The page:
Click here for EPISODE ONE of ‘The Engagement Season’

Happy Reading!



black couple2“I’d like to meet her.”


“She’s your daughter. More than your daughter. You talk about her all the time. Why wouldn’t I want to meet her?” Malcolm asked.

“I don’t recall banging down the door to meet your two,” Lorna said, reaching over and spearing one of the brussel sprouts on his plate.

“I know. Which I find somewhat insulting if you really want to know the truth, but we’ll leave that discussion for another day. Tonight, I want to know why I can’t meet Riley.”

They were in the Portman Arms. It was a shabby, pretentious little restaurant the next town over from the college where people went to meet when they were having adulterous affairs and inappropriate relationships with their students. Lorna and Malcolm’s  . . . thing wasn’t inappropriate on any level—he was divorced and she was long single—but somehow by suggesting this clandestine meeting place, Lorna felt it kept everything very tongue-in-cheek, not quite as serious. But now he was pressing her, and had been for weeks now, to meet Riley.

“Why do you find it insulting that I don’t want to meet your children?” Lorna asked leaning forward in her seat. “I find families complicate things. Especially kids. Don’t you?”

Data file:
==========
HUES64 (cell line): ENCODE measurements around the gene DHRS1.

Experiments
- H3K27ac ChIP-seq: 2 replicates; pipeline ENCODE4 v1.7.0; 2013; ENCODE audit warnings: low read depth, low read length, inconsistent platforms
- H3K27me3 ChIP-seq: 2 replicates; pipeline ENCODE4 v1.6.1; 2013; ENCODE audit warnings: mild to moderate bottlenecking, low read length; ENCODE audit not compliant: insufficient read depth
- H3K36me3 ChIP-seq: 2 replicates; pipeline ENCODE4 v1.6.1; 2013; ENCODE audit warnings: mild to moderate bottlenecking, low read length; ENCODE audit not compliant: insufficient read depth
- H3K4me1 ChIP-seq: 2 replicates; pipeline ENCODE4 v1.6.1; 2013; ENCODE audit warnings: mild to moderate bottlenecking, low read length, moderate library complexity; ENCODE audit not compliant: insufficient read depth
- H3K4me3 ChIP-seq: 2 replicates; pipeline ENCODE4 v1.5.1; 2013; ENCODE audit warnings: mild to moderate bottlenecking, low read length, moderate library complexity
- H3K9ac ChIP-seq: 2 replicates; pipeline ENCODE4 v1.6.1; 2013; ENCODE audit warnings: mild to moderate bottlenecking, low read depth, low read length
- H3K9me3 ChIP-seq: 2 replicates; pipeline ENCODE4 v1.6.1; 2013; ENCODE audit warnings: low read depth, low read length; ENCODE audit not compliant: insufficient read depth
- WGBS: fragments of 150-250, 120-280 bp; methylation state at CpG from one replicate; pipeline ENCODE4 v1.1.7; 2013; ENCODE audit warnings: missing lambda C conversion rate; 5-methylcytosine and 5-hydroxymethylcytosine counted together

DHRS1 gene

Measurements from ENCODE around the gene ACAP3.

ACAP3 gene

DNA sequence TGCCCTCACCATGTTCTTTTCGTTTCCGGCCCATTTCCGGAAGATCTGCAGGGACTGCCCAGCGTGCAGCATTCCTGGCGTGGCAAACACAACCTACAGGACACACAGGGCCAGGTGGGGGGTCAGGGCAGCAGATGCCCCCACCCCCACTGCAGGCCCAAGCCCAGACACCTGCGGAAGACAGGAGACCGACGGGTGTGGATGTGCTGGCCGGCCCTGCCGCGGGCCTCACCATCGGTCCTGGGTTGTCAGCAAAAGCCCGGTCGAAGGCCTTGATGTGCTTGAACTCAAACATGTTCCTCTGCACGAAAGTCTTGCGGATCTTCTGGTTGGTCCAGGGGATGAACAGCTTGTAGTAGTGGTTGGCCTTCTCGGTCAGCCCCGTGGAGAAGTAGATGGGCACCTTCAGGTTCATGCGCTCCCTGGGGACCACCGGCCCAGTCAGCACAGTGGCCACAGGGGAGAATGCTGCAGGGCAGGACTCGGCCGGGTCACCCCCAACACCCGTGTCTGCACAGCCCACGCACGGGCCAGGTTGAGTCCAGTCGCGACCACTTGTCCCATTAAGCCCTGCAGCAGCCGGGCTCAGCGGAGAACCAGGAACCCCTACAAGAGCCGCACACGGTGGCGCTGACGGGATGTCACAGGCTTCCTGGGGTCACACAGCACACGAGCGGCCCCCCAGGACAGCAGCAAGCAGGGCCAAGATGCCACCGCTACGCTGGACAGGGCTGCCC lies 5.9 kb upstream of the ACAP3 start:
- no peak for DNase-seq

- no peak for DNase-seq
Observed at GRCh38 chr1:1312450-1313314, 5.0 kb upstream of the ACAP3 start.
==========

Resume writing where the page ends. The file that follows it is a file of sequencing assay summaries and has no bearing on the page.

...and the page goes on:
“I generally don’t think of my children as complications, no,” Malcolm said, taking a bite of his glazed salmon.

Lorna smiled.

This was why she liked him so much. A different, lesser man might have been peeved at a comment that implied that his progeny were anything other than the “joys of his life”, or “apples of his eye” or some other such triteness. Malcolm was many things, but he was not trite. She liked that about him; that and much more.

Lorna had been sleeping with him for almost eight weeks now. That was how she liked to think of it, “sleeping with”, though they did many more things together now than just have sex. Mostly they talked, debated, ruminated, brainstormed. He was her intellectual equal, possibly her superior, and the mixture of competitiveness and awe she felt toward him was the most potent aphrodisiac she had ever experienced in her life. That he was nine years younger than she was not a factor for him, and had grown less significant to her as well over the course of their time together.